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Materialize

All of the view functions mentioned hold zero updates of their own, simply providing a lens through which to look at the original graph you ingested into. This is by design so that we can have many of them without our machines exploding from data duplication.

This does mean, however, if the original graph is updated, all of the views over it will also update. If you do not want this to happen you may materialize() a view, creating a new graph and duplicating all the updates the view contains into it.

Below we can see an example of this where we create a windowed view between the 17th and 18th of June and then materialize this. After adding a new monkey interaction in the graph, we can see the original view now contains this new update, but our materialized one does not.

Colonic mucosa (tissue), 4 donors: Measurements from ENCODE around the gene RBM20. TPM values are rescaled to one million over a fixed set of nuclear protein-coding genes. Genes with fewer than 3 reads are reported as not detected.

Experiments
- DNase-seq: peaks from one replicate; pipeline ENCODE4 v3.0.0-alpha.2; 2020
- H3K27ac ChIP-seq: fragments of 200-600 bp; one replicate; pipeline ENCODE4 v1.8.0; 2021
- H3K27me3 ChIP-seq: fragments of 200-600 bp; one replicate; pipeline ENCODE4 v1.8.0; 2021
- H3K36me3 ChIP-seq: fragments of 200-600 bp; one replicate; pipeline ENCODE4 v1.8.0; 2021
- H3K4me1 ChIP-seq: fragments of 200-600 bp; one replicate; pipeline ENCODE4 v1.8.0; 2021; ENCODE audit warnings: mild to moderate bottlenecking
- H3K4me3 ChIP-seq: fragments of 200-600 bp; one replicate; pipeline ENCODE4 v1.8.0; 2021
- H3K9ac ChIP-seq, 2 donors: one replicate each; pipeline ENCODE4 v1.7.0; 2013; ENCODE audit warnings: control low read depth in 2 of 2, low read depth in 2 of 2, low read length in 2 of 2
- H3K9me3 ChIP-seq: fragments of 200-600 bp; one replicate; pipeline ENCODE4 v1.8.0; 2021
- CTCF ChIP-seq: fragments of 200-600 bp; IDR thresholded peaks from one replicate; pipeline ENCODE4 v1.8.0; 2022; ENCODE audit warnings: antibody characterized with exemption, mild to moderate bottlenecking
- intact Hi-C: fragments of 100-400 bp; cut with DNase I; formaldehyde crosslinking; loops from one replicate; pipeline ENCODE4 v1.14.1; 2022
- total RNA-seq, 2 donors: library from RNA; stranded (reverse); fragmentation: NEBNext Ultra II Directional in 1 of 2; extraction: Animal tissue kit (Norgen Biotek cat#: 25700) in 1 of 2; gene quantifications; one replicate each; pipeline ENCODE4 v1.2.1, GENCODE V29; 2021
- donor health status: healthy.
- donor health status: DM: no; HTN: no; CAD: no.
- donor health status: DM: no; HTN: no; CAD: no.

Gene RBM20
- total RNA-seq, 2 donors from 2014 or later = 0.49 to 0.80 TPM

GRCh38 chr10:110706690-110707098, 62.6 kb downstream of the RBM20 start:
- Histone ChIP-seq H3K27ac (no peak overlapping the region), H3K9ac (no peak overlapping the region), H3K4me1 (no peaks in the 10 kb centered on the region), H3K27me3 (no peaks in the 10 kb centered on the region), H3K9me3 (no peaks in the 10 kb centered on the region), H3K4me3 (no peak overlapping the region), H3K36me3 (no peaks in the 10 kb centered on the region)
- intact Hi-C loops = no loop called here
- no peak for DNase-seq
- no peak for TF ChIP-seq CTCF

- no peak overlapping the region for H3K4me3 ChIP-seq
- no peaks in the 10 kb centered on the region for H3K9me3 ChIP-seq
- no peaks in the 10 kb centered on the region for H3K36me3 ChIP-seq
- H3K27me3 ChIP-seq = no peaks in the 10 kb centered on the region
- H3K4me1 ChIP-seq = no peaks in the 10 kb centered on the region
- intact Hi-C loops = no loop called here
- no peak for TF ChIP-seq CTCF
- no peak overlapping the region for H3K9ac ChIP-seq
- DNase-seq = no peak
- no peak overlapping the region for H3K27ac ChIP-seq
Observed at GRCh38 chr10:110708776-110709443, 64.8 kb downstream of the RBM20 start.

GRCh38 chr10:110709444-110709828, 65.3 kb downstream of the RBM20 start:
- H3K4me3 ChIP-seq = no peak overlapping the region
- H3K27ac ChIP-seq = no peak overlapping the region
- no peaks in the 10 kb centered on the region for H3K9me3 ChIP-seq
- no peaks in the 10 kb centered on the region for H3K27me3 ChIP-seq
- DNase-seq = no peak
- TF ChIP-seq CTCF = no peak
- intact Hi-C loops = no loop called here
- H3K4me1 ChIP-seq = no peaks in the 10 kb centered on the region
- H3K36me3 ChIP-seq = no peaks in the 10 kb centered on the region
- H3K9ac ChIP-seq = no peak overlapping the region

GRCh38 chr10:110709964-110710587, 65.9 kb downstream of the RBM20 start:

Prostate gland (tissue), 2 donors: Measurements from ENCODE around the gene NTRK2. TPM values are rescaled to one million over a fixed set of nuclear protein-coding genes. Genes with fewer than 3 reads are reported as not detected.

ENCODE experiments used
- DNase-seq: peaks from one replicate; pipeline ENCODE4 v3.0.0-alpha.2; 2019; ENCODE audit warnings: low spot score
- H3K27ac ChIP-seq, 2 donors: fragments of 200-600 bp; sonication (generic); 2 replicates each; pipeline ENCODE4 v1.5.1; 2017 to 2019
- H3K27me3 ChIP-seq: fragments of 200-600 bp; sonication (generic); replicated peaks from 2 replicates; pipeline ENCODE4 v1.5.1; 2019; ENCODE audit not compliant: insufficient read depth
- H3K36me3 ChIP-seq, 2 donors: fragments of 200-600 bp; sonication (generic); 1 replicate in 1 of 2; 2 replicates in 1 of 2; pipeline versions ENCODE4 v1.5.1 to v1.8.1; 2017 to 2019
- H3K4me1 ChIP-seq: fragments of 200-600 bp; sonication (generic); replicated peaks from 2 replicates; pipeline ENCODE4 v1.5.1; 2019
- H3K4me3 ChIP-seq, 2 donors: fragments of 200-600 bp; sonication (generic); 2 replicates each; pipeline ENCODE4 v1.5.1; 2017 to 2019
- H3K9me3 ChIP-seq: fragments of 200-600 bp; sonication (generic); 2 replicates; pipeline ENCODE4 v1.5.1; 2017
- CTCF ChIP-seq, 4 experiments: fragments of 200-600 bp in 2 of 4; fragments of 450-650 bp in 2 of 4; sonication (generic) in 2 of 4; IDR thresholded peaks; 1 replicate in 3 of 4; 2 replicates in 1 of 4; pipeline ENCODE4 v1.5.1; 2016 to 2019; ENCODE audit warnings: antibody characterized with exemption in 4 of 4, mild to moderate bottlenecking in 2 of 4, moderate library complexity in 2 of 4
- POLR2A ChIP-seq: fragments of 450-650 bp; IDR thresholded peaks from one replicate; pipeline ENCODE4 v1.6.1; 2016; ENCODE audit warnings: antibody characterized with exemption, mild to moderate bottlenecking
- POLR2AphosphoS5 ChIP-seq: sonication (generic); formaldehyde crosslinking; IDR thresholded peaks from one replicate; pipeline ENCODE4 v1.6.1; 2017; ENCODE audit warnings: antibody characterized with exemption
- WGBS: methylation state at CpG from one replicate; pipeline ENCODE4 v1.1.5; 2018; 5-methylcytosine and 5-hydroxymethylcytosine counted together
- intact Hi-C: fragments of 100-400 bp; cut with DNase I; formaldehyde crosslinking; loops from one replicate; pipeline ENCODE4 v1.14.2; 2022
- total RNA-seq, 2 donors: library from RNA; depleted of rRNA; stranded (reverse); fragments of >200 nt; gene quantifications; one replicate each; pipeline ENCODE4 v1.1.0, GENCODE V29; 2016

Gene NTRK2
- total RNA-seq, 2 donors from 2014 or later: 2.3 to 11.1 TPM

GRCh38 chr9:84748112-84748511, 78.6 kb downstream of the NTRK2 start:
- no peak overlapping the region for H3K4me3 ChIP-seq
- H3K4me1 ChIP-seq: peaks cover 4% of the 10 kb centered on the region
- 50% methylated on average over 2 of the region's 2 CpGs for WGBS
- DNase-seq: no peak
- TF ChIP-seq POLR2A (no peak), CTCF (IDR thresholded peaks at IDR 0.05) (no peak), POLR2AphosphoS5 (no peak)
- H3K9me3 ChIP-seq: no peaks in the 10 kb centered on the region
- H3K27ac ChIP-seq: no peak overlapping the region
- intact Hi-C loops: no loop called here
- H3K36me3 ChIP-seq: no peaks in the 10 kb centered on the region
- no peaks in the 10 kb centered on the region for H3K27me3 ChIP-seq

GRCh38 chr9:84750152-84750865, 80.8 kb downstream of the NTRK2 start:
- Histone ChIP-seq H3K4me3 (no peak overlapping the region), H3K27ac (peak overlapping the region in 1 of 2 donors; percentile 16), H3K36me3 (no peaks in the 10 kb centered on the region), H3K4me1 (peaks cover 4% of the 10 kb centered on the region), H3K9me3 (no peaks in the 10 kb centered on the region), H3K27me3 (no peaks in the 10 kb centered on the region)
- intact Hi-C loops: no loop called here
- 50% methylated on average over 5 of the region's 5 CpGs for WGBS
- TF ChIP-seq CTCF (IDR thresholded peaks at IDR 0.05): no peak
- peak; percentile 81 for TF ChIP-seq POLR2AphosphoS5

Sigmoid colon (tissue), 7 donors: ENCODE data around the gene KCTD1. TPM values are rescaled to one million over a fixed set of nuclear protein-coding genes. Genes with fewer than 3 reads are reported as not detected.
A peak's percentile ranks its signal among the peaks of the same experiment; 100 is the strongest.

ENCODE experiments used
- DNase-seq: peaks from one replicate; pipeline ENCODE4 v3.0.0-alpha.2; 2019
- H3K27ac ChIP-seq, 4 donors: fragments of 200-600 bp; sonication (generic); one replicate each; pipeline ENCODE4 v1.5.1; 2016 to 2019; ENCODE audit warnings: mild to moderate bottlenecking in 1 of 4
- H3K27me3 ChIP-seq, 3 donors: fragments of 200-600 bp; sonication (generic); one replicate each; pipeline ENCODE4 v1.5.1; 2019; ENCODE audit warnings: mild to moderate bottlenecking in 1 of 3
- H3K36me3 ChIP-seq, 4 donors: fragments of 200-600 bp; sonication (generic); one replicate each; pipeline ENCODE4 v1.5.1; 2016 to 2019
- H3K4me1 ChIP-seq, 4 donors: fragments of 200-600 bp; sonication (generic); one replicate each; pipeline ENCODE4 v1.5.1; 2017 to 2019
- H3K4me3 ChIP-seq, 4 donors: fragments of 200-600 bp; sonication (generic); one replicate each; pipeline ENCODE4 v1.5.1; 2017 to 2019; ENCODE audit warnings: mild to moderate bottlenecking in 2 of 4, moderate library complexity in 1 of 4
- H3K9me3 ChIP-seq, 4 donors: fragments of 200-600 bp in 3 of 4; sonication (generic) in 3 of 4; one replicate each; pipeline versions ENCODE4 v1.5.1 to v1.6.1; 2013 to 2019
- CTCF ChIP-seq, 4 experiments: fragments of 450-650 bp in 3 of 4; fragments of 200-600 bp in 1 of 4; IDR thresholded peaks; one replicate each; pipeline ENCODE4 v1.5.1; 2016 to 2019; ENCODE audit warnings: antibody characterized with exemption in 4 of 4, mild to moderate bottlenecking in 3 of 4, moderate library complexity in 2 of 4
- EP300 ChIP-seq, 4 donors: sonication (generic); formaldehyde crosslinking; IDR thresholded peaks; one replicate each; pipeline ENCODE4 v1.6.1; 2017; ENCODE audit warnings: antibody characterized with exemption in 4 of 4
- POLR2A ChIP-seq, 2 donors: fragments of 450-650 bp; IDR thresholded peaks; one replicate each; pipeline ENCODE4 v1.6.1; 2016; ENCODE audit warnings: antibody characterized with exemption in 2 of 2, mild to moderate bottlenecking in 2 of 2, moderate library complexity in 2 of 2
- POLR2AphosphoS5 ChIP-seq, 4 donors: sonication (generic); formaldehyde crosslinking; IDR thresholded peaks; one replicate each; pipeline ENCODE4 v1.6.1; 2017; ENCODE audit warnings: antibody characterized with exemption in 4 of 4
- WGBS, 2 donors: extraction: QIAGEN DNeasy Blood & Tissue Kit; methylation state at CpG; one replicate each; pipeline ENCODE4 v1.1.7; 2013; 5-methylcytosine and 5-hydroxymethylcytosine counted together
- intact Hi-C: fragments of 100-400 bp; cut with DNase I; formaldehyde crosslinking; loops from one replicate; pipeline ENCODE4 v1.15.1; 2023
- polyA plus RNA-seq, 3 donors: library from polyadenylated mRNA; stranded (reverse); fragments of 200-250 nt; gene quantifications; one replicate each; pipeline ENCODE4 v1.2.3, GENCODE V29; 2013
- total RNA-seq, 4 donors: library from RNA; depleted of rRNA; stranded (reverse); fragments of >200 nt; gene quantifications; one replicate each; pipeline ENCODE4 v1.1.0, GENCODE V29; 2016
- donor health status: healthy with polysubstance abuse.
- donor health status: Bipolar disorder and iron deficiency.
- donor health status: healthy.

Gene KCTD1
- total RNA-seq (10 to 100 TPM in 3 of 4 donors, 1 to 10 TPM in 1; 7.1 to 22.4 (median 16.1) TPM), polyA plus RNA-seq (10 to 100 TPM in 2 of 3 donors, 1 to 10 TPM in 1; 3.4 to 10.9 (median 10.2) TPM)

start_time = datetime.strptime("2019-06-17", "%Y-%m-%d")
end_time = datetime.strptime("2019-06-18", "%Y-%m-%d")
windowed_view = g.window(start_time, end_time)
materialized_view = windowed_view.materialize()
print(
    f"Before the update the view had {windowed_view.count_temporal_edges()} edge updates"
)
print(
    f"Before the update the materialized view had {materialized_view.count_temporal_edges()} edge updates"
)
g.add_edge(start_time, "FELIPE", "LOME", properties={"Weight": 1}, layer="Grooming")
print(
    f"After the update the view had {windowed_view.count_temporal_edges()} edge updates"
)
print(
    f"After the update the materialized view had {materialized_view.count_temporal_edges()} edge updates"
)

Output

Before the update the view had 132 edge updates
Before the update the materialized view had 132 edge updates
After the update the view had 133 edge updates
After the update the materialized view had 132 edge updates